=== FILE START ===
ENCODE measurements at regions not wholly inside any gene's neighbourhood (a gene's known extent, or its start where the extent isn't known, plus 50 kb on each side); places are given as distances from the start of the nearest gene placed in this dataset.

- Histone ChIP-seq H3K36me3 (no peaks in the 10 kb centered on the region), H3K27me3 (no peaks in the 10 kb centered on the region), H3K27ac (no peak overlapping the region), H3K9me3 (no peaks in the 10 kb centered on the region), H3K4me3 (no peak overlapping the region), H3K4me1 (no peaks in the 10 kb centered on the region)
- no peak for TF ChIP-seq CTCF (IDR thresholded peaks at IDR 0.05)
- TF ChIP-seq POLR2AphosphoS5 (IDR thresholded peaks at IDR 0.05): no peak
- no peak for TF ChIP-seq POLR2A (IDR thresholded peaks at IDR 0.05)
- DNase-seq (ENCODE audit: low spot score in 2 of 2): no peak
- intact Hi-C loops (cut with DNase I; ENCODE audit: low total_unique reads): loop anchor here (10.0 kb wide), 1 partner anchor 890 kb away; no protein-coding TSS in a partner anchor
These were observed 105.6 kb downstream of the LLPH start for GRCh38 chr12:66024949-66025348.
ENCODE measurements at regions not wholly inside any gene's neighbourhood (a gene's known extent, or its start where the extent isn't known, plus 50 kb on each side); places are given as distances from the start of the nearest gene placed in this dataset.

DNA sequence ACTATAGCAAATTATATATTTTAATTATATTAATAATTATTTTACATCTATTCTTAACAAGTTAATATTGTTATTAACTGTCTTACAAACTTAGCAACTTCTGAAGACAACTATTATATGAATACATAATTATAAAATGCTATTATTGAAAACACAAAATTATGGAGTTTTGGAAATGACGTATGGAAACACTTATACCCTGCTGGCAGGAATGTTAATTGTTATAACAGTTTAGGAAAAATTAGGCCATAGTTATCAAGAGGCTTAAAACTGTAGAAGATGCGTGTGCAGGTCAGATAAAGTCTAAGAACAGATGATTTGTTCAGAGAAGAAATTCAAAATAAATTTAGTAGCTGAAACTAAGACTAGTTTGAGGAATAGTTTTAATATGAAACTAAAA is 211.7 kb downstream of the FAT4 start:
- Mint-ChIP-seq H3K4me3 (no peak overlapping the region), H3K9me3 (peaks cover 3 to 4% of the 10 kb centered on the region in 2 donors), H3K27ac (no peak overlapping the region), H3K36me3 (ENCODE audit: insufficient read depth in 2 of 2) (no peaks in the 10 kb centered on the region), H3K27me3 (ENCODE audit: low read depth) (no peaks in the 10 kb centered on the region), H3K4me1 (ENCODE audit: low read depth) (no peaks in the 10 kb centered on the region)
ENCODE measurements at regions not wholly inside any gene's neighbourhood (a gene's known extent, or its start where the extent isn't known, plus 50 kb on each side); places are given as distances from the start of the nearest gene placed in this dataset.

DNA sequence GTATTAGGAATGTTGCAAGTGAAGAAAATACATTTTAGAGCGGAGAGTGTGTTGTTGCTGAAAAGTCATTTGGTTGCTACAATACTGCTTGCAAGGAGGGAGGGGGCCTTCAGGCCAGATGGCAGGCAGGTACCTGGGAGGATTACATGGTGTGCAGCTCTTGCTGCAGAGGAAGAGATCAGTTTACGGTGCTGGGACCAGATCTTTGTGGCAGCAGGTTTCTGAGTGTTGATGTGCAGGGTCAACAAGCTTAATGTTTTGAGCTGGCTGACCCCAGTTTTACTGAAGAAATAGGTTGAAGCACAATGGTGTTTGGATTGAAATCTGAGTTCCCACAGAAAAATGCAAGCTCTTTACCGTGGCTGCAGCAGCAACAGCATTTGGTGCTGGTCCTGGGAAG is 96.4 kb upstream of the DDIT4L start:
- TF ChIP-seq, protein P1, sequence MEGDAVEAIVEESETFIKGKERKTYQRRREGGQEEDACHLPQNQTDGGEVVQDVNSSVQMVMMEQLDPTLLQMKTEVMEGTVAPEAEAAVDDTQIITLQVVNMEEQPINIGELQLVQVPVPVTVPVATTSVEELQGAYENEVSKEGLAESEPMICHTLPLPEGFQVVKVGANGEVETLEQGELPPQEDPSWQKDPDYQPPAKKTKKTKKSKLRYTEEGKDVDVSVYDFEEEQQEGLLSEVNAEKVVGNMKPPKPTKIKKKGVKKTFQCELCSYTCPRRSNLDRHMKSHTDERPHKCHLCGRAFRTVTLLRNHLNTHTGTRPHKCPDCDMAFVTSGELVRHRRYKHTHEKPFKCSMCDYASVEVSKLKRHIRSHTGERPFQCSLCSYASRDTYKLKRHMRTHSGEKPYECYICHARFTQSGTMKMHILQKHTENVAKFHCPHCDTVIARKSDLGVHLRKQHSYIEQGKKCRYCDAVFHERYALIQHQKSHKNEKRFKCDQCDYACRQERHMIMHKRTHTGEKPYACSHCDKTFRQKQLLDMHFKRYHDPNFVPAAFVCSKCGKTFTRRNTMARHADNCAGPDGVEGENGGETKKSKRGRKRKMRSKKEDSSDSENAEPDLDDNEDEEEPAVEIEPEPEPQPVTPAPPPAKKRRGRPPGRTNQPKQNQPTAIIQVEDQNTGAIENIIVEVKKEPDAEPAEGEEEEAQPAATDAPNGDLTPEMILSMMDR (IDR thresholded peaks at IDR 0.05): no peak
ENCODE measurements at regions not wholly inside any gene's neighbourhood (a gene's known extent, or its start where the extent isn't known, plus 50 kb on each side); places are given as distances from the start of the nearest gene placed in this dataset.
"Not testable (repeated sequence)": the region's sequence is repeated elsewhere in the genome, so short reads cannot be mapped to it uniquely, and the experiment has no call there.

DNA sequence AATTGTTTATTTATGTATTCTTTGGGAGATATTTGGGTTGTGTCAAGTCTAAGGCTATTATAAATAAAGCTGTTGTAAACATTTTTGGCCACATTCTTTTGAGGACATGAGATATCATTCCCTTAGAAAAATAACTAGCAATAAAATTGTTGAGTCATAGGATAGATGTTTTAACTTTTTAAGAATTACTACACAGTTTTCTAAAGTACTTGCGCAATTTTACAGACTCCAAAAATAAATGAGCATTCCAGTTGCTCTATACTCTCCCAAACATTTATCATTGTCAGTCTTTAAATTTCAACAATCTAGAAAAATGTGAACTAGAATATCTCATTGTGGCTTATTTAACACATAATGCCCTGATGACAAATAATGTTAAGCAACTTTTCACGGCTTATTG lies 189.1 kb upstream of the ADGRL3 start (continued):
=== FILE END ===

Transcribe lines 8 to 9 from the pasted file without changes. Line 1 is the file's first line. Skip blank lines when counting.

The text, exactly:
These were observed 105.6 kb downstream of the LLPH start for GRCh38 chr12:66024949-66025348.
ENCODE measurements at regions not wholly inside any gene's neighbourhood (a gene's known extent, or its start where the extent isn't known, plus 50 kb on each side); places are given as distances from the start of the nearest gene placed in this dataset.